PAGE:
• Very thoroughly tested and proven to cool up to around a 40 oC ambient temperature with up to a normally aspirated EJ25 without relying on the fans any more than a production car would
  • IP67 fan connectors, plug directly into our front extension harnesses for ECU fan control as Subaru intended
  • zinc plated and powder coated for corrosion protection
  • OEM quality parts used throughout (we could easily make the system cheaper by using unbranded components, but that’s not our thing – we’ll leave that to competitors)

Developed from 2007 to 2009 with advice from an OEM cooling system expert (thanks John), the objectives for our bay and split screen bus cooling system were:

  • to cool the commonly used Subaru engines without ever relying on electric fans any more than a production car would do
  • …….in ambient temperatures higher than most customers will ever need to use their VW in
  • to require absolutely minimal modifications to the VW (just removal of the central ‘belly pan’ (if fitted – not all modes have them, and of those which so, some are welded on and some are bolted on), removal of the central air duct, and drilling either 6 or no 8.5mm holes, depending on VW model) – no massive holes hacked through chassis rails as with some other systems (and then ‘reinforced’ by welding a plate all around the hole – some so called ‘specialists’ clearly have absolutely no understanding of vehicle structure)
  • to be as visually subtle as possible

We settled for under the floor as the optimal location (see Cooling a Subaru Engine in a VW for more details), and did some fairly extensive testing in a customers EJ25 powered early bay / T2a (thanks Rick). This involved datalogging engine management parameters and 7 different temperature measurements, while driving up some of the steepest hill the Peak District has to offer. The results predicted that the system should cool a normally aspirated EJ25 up to around an ambient temperature of around 40 oC, with was about ideal. Unfortunately the development budget didn’t stretch to actually testing in that kind of ambient temperature, however, various customers have done since, and proven that the test prediction was correct – they do cool to around 40 oC before relying on the fans being on more frequently tan they would in a typical production car. Thanks Willow for the feedback on use in South America.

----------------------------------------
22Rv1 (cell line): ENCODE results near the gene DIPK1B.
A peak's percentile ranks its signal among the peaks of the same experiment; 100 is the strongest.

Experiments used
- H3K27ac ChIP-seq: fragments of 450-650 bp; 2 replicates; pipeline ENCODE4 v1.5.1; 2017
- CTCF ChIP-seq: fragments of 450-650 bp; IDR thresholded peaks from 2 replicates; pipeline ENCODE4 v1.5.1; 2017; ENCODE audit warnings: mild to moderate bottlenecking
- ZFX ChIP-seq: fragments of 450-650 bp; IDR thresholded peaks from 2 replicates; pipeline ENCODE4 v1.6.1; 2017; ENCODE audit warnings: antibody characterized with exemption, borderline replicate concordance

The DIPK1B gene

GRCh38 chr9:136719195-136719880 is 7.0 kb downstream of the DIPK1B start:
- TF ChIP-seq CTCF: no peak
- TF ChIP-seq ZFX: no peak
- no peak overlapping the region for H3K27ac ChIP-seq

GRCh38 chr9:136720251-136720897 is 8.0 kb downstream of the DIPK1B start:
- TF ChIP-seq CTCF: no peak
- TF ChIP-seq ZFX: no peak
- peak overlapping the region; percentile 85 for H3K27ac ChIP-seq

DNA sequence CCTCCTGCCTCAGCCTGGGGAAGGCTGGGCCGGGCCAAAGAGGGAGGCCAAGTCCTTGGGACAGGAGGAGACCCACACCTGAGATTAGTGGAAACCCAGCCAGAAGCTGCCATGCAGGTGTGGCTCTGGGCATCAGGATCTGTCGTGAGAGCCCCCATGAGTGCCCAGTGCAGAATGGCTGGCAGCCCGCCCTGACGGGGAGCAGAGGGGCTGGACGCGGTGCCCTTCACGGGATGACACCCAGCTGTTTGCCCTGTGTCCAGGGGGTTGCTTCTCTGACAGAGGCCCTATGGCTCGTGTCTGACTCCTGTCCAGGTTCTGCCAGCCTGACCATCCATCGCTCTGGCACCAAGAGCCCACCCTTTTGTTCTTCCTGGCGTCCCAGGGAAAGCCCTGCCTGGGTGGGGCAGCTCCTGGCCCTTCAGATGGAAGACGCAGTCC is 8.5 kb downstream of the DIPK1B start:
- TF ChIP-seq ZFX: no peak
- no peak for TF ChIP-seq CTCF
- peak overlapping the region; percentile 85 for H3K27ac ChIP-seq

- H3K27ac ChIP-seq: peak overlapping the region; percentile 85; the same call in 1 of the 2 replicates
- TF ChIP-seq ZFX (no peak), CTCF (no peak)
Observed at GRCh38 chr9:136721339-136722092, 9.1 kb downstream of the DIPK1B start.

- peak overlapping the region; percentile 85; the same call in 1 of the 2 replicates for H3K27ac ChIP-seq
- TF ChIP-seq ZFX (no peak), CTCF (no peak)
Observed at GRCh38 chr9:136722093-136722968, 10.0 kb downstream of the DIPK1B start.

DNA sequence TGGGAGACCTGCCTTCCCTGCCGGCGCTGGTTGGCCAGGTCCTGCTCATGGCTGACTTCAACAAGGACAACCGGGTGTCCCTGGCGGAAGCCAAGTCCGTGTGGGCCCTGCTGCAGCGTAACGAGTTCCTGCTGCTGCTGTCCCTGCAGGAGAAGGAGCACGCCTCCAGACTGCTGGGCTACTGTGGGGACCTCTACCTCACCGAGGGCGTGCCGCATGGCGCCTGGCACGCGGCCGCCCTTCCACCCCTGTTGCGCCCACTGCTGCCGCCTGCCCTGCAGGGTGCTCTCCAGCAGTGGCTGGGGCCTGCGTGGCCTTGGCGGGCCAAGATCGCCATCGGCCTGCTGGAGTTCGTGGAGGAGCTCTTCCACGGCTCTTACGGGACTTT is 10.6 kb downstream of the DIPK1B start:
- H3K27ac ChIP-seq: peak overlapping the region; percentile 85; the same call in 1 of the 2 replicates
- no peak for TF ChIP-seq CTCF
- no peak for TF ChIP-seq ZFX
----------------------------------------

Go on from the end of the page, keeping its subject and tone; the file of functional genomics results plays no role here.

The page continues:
We never had any intention of testing with more horsepower, however, we have had customers use some of the excess ambient temperature ability of our cooling system in the not so hot UK to cool considerably more powerful engines. One with a turbo engine of around 240 bhp also reported it never relying on the fans more then a production car would do. Although it would be interesting to repeat our testing on an installation like that to get a prediction of the amount of excess cooling ability it has, the test is quite involved, and would not be worth the effort for the incredibly small number of customers who put engines with more then 160ish bhp in bay and split window buses.

See for the recommended coolant schematic

See Coolant Filling and Bleeding Procedure for details of how to fill this system with coolant

Sorry, these radiator systems are collection only – they’ve very heavy, and we’ve had then get damaged in transit too many times, even after having bespoke packaging made for them